PATRICK Harvie has renewed his party’s commitment to campaign for a Yes vote in any new referendum on Scottish independence.

Speaking the day after his party gathered for their Spring Conference, he underlined that he continued to see independence as the best future for Scotland.

“The Greens have always tried to conduct the debate on independence in a manner of respect and understanding and listening to one another we still have members and are happy to do so who voted no last time.

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“The clear majority voted Yes and the party will campaign Yes again because there is a clear distinctive Green vision about what independence could mean and it’s not about flag waving it’s about a better, greener society,” he said in an interview with BBC’s Sunday Politics Scotland yesterday.

Securing a second independence referendum was discussed at a fringe meeting on Brexit, Ireland and the UK during the party’s conference held in Greenock on Saturday.

Ross Greer, the Scottish Greens’ Europe spokesman was pressed by a party member who called for a independence referendum to be held without getting permission from the UK Government. Nicola Sturgeon last year wrote to Theresa May seeking a Section 30 order of the 1998 Scotland Act - the legal power required for Holyrood to hold a binding vote, but May refused to give it.

“I’m absolutely fed up with having to refer to the UK Government as being eminent. We can do whatever we want politically. We can do it and let’s do it now,” the member said.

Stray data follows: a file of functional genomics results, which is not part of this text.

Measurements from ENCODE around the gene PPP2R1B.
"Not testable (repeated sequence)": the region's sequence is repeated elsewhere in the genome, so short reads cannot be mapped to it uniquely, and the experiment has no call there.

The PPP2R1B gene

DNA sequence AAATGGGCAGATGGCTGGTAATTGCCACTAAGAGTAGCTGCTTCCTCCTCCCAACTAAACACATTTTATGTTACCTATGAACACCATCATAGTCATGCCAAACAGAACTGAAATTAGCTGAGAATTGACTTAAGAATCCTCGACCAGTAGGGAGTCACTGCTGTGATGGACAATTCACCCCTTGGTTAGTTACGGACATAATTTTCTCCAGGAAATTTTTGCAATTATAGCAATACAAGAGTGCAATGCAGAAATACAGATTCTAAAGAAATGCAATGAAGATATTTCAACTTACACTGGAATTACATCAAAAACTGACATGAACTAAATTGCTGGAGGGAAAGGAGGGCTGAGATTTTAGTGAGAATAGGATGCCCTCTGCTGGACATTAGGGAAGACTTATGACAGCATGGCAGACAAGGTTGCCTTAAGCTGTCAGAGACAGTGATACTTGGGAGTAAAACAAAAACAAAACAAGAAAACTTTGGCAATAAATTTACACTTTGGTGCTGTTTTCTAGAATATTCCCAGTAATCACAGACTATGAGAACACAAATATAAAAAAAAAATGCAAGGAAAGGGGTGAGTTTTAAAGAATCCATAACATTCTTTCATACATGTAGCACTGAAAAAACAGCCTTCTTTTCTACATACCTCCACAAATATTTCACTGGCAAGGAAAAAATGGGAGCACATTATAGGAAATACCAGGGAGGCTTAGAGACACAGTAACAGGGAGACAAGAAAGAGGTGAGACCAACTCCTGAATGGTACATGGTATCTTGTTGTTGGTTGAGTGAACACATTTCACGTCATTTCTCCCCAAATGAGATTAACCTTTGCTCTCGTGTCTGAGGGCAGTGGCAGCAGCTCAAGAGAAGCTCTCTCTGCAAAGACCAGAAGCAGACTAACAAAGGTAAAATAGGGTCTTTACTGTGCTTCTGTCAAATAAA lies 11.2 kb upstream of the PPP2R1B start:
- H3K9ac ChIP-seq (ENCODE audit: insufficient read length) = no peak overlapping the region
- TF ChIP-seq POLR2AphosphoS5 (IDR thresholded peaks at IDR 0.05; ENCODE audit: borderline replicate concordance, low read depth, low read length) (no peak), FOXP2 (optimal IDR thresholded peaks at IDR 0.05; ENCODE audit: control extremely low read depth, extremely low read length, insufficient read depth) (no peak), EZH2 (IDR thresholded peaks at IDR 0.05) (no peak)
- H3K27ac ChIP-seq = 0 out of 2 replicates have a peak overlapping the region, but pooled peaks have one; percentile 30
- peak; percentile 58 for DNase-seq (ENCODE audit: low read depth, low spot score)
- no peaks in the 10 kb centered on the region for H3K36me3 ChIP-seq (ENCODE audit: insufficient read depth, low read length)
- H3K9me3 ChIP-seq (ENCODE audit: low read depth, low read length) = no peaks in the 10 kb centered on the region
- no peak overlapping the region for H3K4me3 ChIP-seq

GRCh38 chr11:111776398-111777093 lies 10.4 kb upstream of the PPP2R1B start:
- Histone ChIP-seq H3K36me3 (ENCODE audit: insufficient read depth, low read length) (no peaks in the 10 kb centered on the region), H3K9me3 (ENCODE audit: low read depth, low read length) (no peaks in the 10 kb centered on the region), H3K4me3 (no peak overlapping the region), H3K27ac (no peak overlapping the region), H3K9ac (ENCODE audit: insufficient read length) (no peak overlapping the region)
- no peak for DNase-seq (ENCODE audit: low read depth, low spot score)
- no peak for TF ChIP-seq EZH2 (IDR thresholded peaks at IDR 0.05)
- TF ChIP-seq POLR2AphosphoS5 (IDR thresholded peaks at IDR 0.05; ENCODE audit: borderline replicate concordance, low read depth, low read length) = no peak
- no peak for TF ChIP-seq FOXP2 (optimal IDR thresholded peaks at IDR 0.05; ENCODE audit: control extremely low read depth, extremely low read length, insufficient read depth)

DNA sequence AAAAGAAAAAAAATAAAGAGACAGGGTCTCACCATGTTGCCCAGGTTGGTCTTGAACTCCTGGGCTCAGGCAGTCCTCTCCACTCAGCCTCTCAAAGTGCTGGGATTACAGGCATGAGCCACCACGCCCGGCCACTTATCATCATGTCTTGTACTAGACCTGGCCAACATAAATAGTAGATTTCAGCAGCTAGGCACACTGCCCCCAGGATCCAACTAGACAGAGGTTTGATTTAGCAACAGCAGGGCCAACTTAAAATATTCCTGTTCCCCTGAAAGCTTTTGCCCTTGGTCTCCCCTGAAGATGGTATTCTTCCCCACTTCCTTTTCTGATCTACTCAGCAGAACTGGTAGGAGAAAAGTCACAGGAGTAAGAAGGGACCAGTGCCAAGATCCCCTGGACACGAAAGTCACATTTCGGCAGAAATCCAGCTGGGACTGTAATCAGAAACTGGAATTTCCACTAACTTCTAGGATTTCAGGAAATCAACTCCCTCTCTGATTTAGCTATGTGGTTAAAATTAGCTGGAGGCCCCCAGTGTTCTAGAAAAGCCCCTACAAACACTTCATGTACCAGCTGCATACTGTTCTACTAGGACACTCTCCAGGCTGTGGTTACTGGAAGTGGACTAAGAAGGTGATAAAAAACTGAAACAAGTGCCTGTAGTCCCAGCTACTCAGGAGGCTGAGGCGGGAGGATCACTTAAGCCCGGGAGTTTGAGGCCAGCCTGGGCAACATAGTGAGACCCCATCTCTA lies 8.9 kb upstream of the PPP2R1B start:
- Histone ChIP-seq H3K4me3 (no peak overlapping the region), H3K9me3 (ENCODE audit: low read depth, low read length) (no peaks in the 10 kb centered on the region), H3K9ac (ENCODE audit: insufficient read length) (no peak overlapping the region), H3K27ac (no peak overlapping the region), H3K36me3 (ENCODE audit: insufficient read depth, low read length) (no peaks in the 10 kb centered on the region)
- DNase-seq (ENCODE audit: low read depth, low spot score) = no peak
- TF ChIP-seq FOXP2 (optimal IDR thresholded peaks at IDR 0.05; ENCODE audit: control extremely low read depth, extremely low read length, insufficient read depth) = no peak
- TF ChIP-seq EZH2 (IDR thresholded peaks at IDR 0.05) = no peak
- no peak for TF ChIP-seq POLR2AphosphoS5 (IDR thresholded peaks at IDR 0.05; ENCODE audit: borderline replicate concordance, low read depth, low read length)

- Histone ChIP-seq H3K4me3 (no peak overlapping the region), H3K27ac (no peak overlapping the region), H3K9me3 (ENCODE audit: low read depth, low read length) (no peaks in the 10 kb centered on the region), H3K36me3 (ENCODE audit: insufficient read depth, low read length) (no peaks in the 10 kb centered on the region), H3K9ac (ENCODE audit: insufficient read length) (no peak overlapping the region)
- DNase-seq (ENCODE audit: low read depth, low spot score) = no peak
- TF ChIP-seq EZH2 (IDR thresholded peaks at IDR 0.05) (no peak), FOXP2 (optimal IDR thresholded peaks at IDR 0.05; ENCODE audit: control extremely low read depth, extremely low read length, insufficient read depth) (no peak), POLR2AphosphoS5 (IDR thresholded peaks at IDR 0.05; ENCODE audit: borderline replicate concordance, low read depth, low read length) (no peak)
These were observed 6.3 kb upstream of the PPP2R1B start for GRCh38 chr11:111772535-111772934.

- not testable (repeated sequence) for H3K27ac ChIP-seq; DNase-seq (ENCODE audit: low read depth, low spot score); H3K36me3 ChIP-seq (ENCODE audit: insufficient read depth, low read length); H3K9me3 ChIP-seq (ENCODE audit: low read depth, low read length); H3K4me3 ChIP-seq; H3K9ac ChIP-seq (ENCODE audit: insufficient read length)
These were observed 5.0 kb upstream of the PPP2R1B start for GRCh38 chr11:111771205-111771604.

But Greer said holding a referendum without a Section 30 order would lead to practical problems in facilitating the new vote and result in a new constitutional crisis rather than independence.

“On the point of just going ahead and having a referendum, I don’t at all believe it’s an advisable path to go down. There are practical reasons which would just not make it possible. The idea of us being in a situation where we had to attempt independence with the absolute resistance of the UK government, I don’t think, would make independence actually possible,” he said.

“We would probably be in a situation where if we held a referendum without the consent of the UK Government it would simply be boycotted by supporters of the Union and it would then lack democratic legitimacy.”

He went on to consider the situation in Catalonia, where despite the Yes win in last year’s referendum, independence has not materialised. “We can draw some lessons from Catalonia’s experience of winning a referendum without the consent of the state level authority,” he told the meeting. “For all I strongly object to the Spanish state’s quasi fascist actions, for all I am utterly opposed to the UK in its current form, and believe in Scottish independence ... we have a realistic path to independence but it does depend on a referendum with consent built into it. We have to get the consent of the United Kingdom Government. If the referendum was not legally binding any local authority controlled by any combination of Conservative, Labour and Liberal Democrat party could refuse to facilitate that referendum. You would end up in an incredibly messy situation. Our focus should be on how do we create the political leverage to get the section 30 order we need ... to have a referendum that we know we can win but we also know will actually result in independence rather than a constitutional crisis.”